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Plant Highlight: Arctostaphylos ‘Ruth Bancroft’

February 2004

There are approximately 50 species of Arctostaphylos, commonly known as manzanitas, almost all of them native to western North America (the 2 exceptions have a circumpolar distribution, being found also in northern Eurasia). A preponderance of the species are native to California, and they are common components of chaparral vegetation as well as open-woodlands in many parts of the state. They range from prostrate creepers to small trees, and are valued for their beautiful red-brown, peely-barked trunks and branches, as well as their dainty urn-shaped pendant flower clusters and drought-tolerance. Flower color ranges from pink to white. The genus belongs to the Heath Family (Ericaceae).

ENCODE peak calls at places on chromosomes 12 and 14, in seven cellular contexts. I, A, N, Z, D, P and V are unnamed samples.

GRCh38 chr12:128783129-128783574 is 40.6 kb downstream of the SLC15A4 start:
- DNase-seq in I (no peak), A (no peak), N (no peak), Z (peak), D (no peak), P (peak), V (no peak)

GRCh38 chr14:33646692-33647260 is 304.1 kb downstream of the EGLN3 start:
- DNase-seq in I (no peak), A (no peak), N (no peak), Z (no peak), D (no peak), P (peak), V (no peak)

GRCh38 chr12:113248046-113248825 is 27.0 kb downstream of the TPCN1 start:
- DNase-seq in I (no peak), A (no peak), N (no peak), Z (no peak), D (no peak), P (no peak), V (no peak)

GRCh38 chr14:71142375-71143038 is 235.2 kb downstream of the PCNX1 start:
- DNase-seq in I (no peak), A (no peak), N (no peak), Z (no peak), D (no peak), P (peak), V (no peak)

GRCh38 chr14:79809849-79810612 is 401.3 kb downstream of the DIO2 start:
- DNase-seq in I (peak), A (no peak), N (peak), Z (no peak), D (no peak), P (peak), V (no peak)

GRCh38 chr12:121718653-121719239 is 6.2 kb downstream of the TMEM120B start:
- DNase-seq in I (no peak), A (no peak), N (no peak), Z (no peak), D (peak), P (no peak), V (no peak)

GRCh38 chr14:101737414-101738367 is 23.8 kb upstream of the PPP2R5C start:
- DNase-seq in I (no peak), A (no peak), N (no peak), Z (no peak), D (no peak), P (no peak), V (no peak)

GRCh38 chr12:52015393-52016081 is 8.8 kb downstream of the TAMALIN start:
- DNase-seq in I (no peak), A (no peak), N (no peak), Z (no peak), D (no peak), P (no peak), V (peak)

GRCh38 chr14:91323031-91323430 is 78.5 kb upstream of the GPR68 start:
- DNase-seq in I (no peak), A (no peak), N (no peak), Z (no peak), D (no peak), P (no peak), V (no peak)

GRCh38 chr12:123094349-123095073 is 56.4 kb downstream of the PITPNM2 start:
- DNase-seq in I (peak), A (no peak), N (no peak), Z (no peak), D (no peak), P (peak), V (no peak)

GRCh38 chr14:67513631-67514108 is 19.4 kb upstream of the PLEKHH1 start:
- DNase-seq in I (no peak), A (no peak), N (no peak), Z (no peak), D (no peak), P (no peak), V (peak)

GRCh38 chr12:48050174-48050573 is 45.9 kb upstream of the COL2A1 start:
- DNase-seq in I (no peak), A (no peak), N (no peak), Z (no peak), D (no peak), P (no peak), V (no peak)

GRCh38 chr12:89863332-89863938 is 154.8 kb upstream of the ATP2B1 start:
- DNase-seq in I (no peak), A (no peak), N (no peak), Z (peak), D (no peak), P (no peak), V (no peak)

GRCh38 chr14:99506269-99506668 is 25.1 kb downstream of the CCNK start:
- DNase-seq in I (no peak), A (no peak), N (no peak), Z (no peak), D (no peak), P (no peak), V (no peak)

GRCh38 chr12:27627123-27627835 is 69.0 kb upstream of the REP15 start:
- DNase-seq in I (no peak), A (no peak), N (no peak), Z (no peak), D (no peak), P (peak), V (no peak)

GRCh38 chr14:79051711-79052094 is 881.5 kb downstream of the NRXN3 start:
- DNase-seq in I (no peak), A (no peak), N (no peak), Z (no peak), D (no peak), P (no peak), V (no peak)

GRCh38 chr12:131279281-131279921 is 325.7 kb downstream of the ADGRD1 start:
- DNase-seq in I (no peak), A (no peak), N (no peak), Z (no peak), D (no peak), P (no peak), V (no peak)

Ruth Bancroft has grown a number of different manzanitas, and our cultivar named for her was a seedling that volunteered in the garden, so its parentage is unknown. Over the years it has developed into a shrub or small tree about 10 feet in height, with bluish-green leaves and a profusion of tiny white flowers produced in January-February. Fallen flowers carpet the ground beneath it like a sprinkling of confetti during its blooming period. The trunk and branches are a dark red-brown color, smooth except for occasional small patches of peely flakes.